The loss of free childcare: a 97% marginal rate of tax

NOTE: This post is more than 12 months old, and the information contained within may no longer be accurate.

Over the years the Government have made changes to help individuals pay for childcare. The latest scheme offers up to £2,000 of Government funding on up to £10,000 of childcare.

Furthermore for those with children aged 3 or 4, in England, an additional sum is available to fund for early education or childcare.

The free childcare must be with an approved childcare provider and stops when a child starts “reception” or compulsory school age, if later, and can be removed under some other limited circumstances.

In Surrey, 30 hours of childcare is worth around £10,000 per annum, based on current costs and all of this sum is lost completely for those earning over £100,000 in any tax year.

The implication of this is that whilst somebody earning £99,999 can have £10,000 free childcare allowance (if other qualifying criteria are met), an individual earning just £100,001 gets no benefit. In other words a trivial pay rise could see a loss of a £10,000 net benefit.

Furthermore, at this level of earnings the personal allowance is lost at the rate of £1 of allowance for each £2 of income above this threshold. This means the individual with children aged 3 and 4 earning £123,700 is only around £760 better off than an individual earning £99,999.  After tax and national insurance, but with no other deductions, the £99,000 earner has £66,000 of net income and the £10,000 free childcare, but the individual earning £26,700 more has £76,760, but no free childcare, quite the marginal tax rate (97%)!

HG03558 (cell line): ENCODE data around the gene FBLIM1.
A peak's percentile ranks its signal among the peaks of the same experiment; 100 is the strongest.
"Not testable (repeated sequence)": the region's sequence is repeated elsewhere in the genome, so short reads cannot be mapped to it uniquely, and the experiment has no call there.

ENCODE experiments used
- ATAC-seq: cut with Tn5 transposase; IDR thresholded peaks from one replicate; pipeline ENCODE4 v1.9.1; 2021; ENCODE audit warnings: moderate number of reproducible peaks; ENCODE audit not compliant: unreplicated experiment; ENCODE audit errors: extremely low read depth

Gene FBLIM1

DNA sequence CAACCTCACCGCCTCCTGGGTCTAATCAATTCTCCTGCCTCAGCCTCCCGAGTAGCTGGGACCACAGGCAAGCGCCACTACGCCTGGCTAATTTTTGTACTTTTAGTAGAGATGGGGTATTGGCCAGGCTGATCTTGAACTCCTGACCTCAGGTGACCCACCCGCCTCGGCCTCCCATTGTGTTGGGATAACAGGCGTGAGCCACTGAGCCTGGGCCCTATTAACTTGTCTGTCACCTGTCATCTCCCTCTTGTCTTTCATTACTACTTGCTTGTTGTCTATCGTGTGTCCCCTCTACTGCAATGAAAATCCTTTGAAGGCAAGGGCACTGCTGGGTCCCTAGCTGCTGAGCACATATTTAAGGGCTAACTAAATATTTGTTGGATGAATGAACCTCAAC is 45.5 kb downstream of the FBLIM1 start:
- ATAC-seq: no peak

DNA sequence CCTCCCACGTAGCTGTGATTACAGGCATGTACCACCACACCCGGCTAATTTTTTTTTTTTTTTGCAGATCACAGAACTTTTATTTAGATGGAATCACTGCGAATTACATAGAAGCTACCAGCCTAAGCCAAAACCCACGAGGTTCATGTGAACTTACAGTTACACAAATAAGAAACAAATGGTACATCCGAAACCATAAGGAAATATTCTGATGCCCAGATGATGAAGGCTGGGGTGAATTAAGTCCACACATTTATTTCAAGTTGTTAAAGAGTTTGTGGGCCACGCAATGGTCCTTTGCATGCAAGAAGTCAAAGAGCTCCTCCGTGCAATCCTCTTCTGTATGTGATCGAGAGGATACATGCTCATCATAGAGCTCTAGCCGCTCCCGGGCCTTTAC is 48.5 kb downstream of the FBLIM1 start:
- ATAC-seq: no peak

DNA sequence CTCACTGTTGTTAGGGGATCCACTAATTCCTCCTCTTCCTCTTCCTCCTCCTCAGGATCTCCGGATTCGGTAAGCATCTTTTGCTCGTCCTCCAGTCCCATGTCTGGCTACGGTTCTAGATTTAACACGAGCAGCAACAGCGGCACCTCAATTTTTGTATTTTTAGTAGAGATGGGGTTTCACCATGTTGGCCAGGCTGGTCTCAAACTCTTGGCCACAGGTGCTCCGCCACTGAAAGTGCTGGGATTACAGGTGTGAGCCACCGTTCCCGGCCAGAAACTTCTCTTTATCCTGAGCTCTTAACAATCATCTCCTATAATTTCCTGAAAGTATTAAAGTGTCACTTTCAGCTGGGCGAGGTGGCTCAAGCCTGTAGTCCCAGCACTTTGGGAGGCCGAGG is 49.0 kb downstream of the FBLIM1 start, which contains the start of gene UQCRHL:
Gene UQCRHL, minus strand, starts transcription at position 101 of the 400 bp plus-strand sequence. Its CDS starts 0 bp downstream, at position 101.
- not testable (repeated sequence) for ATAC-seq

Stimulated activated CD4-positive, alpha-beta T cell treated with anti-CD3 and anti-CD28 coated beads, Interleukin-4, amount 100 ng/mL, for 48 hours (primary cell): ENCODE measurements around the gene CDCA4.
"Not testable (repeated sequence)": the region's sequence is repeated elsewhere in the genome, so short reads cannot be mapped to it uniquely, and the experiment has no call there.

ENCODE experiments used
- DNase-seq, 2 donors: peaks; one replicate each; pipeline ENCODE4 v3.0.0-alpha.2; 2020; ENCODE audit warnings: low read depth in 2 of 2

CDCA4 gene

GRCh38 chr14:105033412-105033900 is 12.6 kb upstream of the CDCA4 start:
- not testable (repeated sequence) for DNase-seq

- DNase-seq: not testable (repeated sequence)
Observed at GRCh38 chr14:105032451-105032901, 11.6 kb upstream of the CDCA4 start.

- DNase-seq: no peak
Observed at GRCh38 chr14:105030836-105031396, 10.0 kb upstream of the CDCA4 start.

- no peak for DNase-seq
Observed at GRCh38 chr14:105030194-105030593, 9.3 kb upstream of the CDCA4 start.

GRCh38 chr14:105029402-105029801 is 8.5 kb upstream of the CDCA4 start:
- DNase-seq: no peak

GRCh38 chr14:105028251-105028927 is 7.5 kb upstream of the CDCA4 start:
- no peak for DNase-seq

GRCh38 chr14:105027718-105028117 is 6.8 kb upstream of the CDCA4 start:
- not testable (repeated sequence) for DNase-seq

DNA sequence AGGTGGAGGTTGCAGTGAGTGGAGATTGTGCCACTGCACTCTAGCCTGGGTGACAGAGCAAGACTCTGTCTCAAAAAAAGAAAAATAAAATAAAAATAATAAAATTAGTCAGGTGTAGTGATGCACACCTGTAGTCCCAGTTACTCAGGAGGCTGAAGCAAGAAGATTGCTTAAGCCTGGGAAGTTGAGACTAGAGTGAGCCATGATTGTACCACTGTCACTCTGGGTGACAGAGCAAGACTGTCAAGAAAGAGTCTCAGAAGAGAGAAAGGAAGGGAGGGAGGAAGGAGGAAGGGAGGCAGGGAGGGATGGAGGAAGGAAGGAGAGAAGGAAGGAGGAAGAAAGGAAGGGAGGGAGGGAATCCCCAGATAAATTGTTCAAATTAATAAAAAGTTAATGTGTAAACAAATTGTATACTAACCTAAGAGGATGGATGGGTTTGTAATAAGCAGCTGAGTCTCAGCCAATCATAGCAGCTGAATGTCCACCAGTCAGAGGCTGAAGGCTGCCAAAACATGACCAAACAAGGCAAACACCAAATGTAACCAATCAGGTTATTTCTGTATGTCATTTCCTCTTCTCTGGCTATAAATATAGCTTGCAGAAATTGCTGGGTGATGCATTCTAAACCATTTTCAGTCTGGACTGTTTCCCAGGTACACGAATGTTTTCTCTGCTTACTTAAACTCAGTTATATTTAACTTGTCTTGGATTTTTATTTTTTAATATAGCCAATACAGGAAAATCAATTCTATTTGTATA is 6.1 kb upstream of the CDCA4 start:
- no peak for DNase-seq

A potential solution could be to make a gift or pension contribution to keep below this threshold.

Using the example of somebody earning £123,700 a gross personal contribution of £23,700 after all tax relief is given would only cost £9,480. This individual would also then qualify for the £10,000 childcare meaning that the “loss” of £9,480 net income adds £23,700 to the pension and gets £10,000 of free childcare, extremely tax efficient (assuming relevant allowances are available).

There are other situations where childcare can be removed for example for those who are not EU residents etc. but this position for higher earners is one of the more insidious. If you would like to discuss this further please do not hesitate to get in contact or for more information please read the Government website.

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